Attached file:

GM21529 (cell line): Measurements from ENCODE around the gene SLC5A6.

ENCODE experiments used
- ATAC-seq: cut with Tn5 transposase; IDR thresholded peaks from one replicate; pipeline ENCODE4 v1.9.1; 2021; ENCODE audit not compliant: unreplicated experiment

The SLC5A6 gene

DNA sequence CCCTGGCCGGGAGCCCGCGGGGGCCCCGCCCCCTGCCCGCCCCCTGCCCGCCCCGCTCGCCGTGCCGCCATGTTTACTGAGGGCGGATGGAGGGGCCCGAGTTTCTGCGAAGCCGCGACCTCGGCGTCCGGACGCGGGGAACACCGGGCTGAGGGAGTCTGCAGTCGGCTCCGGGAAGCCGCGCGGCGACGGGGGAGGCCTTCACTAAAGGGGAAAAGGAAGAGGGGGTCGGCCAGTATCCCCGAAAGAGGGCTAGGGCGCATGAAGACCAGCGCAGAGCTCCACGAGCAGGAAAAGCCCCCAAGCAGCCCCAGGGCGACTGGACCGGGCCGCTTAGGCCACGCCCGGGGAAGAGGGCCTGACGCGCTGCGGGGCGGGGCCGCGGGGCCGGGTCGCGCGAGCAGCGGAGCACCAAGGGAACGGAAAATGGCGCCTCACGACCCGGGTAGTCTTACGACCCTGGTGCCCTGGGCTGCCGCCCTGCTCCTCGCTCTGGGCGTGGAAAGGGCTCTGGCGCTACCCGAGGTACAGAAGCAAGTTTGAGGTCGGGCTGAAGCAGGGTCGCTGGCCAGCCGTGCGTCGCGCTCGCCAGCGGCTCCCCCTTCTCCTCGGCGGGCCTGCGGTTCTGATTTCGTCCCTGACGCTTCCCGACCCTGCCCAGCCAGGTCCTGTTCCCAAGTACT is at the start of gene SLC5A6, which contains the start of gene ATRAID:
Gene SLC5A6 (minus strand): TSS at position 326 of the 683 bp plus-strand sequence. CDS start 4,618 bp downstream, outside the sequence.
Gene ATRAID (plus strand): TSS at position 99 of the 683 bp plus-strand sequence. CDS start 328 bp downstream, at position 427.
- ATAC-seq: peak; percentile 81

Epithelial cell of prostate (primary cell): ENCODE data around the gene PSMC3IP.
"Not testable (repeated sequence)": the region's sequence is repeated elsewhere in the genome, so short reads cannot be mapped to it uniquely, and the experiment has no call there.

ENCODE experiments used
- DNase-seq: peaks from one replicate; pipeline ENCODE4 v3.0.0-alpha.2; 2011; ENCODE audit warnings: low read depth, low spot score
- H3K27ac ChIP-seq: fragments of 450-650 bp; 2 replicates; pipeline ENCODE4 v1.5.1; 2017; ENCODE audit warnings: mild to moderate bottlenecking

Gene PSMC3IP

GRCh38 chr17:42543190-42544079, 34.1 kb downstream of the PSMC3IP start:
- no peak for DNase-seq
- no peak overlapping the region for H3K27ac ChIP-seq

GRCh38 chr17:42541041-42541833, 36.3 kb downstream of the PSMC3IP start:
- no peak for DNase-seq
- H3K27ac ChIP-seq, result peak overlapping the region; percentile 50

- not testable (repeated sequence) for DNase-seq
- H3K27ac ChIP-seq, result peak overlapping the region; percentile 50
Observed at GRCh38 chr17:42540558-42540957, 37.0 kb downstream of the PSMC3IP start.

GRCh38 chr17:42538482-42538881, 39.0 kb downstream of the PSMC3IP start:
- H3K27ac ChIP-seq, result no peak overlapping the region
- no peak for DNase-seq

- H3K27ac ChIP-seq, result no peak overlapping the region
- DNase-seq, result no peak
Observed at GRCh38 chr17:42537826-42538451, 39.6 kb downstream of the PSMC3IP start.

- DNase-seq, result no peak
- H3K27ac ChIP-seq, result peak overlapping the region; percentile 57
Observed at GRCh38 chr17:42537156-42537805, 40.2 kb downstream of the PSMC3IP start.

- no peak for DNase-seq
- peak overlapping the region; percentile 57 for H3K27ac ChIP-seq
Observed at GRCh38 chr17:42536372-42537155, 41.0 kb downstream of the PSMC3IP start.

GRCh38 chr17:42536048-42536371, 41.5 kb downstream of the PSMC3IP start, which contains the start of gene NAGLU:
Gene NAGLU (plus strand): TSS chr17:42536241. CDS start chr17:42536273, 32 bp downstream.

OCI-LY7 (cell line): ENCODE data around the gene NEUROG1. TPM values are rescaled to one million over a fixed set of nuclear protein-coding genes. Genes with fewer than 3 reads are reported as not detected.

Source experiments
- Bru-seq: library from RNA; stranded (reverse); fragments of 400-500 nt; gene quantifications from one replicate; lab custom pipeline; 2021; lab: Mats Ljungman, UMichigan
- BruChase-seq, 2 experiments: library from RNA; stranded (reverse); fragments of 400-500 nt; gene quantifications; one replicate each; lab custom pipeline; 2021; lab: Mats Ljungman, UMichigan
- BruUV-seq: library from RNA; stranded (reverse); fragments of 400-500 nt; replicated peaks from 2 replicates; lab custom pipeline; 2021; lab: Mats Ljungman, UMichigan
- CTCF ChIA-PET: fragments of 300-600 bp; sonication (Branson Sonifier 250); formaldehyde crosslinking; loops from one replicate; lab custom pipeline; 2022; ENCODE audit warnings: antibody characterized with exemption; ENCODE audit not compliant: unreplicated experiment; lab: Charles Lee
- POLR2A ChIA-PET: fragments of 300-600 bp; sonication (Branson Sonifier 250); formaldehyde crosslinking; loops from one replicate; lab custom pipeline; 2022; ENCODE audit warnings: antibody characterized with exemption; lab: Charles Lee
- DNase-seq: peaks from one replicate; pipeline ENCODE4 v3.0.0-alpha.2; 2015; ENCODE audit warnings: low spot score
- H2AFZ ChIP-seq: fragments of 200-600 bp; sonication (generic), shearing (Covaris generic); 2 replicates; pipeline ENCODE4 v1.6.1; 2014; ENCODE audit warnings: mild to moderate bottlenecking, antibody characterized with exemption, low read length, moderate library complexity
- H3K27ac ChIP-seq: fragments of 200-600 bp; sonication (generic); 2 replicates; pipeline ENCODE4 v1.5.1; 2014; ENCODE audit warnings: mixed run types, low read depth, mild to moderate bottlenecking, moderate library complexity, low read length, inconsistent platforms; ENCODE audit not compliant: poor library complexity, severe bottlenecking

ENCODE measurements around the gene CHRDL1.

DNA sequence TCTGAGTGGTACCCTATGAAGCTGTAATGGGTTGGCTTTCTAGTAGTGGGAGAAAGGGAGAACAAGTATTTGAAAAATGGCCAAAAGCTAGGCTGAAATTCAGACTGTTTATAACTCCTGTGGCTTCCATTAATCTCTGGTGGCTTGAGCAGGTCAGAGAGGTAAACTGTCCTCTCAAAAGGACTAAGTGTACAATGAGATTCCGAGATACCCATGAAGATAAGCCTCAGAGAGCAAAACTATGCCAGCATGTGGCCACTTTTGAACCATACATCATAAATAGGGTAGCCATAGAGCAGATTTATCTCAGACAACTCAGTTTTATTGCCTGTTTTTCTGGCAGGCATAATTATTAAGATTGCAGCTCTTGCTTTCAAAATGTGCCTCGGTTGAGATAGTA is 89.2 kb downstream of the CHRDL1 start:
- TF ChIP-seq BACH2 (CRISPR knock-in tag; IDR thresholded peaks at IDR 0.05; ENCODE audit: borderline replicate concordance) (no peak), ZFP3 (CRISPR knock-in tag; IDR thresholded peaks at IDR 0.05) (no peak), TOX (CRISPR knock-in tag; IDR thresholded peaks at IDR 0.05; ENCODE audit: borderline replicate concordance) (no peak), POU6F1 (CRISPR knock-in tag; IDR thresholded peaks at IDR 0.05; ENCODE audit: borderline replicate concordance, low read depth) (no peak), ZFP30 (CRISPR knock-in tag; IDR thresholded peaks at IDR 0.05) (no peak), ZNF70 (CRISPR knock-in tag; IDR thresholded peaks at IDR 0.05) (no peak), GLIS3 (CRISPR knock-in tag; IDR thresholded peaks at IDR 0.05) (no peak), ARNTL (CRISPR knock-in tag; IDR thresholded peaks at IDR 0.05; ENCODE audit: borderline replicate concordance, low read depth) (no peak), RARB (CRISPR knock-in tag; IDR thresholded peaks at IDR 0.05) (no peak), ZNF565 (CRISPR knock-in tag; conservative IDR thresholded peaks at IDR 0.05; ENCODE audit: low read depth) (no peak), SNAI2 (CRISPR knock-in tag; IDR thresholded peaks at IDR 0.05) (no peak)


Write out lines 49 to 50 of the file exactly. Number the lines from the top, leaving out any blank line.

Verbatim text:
DNA sequence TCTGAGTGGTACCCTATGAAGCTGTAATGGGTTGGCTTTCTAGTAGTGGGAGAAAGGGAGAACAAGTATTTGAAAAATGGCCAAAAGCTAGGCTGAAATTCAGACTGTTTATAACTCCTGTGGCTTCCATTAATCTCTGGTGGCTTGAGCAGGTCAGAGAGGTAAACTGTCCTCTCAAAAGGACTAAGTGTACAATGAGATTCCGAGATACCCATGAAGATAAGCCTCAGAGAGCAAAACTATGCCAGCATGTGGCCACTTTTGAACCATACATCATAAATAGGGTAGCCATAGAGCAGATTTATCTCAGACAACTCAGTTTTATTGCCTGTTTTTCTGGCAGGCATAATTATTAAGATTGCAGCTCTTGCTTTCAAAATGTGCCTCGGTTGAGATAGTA is 89.2 kb downstream of the CHRDL1 start:
- TF ChIP-seq BACH2 (CRISPR knock-in tag; IDR thresholded peaks at IDR 0.05; ENCODE audit: borderline replicate concordance) (no peak), ZFP3 (CRISPR knock-in tag; IDR thresholded peaks at IDR 0.05) (no peak), TOX (CRISPR knock-in tag; IDR thresholded peaks at IDR 0.05; ENCODE audit: borderline replicate concordance) (no peak), POU6F1 (CRISPR knock-in tag; IDR thresholded peaks at IDR 0.05; ENCODE audit: borderline replicate concordance, low read depth) (no peak), ZFP30 (CRISPR knock-in tag; IDR thresholded peaks at IDR 0.05) (no peak), ZNF70 (CRISPR knock-in tag; IDR thresholded peaks at IDR 0.05) (no peak), GLIS3 (CRISPR knock-in tag; IDR thresholded peaks at IDR 0.05) (no peak), ARNTL (CRISPR knock-in tag; IDR thresholded peaks at IDR 0.05; ENCODE audit: borderline replicate concordance, low read depth) (no peak), RARB (CRISPR knock-in tag; IDR thresholded peaks at IDR 0.05) (no peak), ZNF565 (CRISPR knock-in tag; conservative IDR thresholded peaks at IDR 0.05; ENCODE audit: low read depth) (no peak), SNAI2 (CRISPR knock-in tag; IDR thresholded peaks at IDR 0.05) (no peak)